Editor's note: This article was originally published on Consuela Parsons' blog. It has been republished here with permission.
There is one thing ruining marriages all across the world today…
Can you guess what it is?
Are you wondering how I could narrow it down to just one thing?
It affects all aspects of marriage: sex, money, date nights, household chores, raising children and even vacations.
Can you guess? OK, I will tell you … it is unmet expectations.
Sounds a little too simple right?
My husband and I are leading a small group at church and we have discovered, not only in the class, but also in our own marriage that unmet and un-communicated expectations are causing anger, bitterness, and disappointment in marriages everywhere. In some cases, it's even leading to divorce.
What does an unmet expectation look like?
A husband not bringing home flowers on his wife's birthday, a wife rejecting her husband's sexual advances, dirty dishes in the sink when a wife comes home, or the husband that comes home and the wife barely acknowledges his presence. None of these things are especially terrible or unforgivable. But after weeks and weeks or months and months of these types of rejections, they more than sting, they start to break hearts, tear down intimacy, and build walls.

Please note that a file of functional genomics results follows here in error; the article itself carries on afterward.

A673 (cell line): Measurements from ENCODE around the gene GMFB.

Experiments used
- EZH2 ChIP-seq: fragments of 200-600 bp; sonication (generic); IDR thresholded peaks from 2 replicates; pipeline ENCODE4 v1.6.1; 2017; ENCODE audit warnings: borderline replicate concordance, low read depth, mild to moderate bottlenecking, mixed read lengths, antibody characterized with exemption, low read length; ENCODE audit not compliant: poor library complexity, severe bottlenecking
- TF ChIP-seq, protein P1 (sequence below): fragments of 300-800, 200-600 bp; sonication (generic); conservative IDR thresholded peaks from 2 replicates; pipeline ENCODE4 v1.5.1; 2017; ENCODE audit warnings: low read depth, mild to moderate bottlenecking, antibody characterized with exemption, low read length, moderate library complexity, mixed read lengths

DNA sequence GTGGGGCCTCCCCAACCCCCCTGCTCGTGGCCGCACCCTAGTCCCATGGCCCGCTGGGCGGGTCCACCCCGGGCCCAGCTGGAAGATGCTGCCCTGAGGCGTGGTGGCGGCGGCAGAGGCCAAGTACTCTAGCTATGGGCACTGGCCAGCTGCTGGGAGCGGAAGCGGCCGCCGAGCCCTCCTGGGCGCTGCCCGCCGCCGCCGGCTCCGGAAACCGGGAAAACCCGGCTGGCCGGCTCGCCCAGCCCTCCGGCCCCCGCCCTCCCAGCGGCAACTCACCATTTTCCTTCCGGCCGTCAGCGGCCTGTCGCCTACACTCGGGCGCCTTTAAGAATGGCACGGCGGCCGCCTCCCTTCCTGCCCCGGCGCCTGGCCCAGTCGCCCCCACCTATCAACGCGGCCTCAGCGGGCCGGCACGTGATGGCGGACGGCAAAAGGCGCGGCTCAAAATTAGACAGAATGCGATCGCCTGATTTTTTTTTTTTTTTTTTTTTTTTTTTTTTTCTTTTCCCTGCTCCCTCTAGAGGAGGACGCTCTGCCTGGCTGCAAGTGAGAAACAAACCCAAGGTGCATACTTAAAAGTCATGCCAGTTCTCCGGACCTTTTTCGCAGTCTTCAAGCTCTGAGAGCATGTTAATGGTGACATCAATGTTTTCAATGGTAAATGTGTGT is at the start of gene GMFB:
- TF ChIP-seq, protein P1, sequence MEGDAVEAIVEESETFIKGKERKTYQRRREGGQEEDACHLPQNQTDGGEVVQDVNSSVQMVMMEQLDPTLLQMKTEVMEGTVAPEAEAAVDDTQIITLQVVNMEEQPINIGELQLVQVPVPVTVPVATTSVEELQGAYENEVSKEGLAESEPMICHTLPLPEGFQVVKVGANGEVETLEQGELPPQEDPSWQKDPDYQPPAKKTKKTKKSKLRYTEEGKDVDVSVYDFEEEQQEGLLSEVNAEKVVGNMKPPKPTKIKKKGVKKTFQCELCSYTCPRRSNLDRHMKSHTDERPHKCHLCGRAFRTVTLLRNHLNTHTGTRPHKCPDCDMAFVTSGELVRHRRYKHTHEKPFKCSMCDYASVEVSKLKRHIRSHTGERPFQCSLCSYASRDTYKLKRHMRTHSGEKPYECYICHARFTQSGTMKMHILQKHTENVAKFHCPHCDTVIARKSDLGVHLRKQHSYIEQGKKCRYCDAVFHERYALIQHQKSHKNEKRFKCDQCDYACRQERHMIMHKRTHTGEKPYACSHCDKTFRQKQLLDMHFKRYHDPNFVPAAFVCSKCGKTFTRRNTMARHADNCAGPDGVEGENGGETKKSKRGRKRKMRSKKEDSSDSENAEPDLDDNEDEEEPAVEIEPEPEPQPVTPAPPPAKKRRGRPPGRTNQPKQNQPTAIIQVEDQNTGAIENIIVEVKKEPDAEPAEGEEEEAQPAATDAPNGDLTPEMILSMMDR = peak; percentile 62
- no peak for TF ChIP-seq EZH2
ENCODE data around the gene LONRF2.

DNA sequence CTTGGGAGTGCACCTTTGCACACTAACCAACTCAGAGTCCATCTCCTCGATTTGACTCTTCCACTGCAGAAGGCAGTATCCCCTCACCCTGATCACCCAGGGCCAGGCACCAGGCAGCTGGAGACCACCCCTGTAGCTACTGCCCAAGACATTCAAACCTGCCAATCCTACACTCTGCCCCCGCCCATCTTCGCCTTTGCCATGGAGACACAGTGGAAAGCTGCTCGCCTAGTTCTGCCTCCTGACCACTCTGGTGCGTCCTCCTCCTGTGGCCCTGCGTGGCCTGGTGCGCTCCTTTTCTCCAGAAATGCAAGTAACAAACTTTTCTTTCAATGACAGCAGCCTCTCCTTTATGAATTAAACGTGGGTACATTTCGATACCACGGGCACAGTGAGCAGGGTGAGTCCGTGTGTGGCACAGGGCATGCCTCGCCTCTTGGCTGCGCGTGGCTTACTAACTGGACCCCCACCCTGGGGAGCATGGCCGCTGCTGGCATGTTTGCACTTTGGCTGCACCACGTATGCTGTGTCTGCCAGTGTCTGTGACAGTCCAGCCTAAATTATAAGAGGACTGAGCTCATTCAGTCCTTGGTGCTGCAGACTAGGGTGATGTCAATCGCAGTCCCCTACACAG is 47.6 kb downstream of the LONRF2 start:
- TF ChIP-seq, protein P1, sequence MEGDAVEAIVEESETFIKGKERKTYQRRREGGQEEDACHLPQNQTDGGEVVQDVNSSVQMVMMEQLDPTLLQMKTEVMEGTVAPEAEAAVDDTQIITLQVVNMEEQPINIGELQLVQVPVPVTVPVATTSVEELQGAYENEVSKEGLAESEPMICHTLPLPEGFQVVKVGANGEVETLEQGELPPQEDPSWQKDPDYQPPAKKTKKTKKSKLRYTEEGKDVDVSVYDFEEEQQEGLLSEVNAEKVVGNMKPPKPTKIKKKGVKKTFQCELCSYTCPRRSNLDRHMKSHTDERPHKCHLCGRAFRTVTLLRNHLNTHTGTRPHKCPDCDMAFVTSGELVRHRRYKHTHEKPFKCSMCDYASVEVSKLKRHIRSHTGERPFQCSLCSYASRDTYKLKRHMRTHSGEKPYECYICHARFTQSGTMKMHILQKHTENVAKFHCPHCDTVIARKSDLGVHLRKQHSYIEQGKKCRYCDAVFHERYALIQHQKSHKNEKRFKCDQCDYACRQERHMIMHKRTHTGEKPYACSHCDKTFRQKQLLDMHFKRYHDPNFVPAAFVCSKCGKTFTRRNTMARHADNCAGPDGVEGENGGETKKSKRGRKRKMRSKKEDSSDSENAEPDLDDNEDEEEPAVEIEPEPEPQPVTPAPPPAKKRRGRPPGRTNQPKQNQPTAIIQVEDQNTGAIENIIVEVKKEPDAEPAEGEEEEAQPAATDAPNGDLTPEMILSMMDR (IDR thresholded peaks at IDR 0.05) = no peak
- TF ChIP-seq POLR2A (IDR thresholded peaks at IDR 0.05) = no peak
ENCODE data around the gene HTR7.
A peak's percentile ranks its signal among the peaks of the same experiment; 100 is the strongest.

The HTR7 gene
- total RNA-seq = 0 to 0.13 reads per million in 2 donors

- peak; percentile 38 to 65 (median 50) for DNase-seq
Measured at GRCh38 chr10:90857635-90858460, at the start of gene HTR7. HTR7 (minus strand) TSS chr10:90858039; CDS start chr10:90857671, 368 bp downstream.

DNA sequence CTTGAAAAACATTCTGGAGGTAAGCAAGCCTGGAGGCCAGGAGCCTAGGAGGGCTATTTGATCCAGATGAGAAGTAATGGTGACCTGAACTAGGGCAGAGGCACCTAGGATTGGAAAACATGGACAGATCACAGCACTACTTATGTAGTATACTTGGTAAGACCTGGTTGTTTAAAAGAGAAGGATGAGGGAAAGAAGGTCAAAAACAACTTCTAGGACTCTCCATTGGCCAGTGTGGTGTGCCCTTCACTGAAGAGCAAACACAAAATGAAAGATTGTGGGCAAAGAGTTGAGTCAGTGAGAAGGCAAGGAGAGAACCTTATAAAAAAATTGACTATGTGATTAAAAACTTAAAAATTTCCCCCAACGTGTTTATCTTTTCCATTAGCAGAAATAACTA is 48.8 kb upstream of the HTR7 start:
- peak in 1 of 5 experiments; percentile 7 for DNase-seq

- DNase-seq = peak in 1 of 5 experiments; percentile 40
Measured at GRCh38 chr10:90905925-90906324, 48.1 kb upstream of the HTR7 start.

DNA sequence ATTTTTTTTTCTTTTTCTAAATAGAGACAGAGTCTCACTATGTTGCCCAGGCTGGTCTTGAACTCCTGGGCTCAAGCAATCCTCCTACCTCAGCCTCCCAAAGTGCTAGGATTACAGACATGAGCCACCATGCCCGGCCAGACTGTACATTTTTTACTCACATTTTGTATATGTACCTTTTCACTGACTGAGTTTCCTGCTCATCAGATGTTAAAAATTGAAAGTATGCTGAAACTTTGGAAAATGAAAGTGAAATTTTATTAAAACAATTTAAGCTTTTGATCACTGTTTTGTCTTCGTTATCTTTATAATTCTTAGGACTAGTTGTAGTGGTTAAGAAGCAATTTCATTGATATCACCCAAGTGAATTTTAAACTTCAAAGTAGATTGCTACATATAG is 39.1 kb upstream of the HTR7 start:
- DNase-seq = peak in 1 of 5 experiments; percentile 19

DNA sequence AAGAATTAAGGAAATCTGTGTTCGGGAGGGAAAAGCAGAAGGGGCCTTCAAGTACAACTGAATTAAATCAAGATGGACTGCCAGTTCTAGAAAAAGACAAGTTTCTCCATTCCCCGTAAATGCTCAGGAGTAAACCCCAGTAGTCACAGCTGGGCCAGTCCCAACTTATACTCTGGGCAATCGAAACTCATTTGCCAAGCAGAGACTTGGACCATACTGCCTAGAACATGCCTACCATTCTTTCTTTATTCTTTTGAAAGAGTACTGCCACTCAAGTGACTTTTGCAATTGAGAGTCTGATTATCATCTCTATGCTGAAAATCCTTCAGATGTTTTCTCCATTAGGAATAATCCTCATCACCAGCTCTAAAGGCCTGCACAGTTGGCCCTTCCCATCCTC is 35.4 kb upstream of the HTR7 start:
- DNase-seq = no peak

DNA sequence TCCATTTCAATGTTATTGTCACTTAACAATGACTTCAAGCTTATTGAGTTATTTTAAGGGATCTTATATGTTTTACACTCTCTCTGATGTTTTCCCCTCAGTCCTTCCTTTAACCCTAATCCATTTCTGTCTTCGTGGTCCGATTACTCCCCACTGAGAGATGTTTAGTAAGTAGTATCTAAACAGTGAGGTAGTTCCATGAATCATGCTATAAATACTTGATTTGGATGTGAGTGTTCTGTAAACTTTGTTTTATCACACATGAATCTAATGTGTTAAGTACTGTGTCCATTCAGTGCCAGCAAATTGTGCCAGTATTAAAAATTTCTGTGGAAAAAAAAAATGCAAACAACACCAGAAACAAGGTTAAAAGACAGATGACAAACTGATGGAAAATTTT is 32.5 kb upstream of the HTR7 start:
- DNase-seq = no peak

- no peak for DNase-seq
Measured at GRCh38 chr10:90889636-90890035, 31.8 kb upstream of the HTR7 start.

We have all been there. We think: "This is so simple." "Why in the world can't my spouse just not do this?" … and make me happy, surprise me, help me, and on and on.
There is usually a simple answer … we have not lovingly and clearly expressed our expectations. I know you have yelled about dirty dishes or made sarcastic remarks about how you have to beg for sex. But, have you ever really sat down and told your spouse how important these things are to you? How these things make you feel loved, safe and supported?
Most times we haven't.
Here's a perfect example: I sent my husband a quick text asking if he was coming home for lunch. His simple answer was "I'm not sure." My heart fell a little because what I really wanted was for him to bring my daughter home from preschool. I was tired, it was cold out, and I didn't want to load my 3-year-old son in the car. Luckily, my husband followed up the text with "Why are you asking?" I explained that I was hoping he would bring our daughter home. He immediately texted back and said "Sure!" I was so happy. But, I could have spent the afternoon feeling like he was being selfish or didn't care about me if he had not asked a follow up question.
And, you know what? It would have been my fault not his. I was not clear and did not express my expectation.
Can you think of a time when your spouse let you down or disappointed you but a simple conversation could have cleared up the confusion? Can I challenge you today to discuss your expectations in a loving and clear manner? You will never know what your spouse is willing to do unless you ask.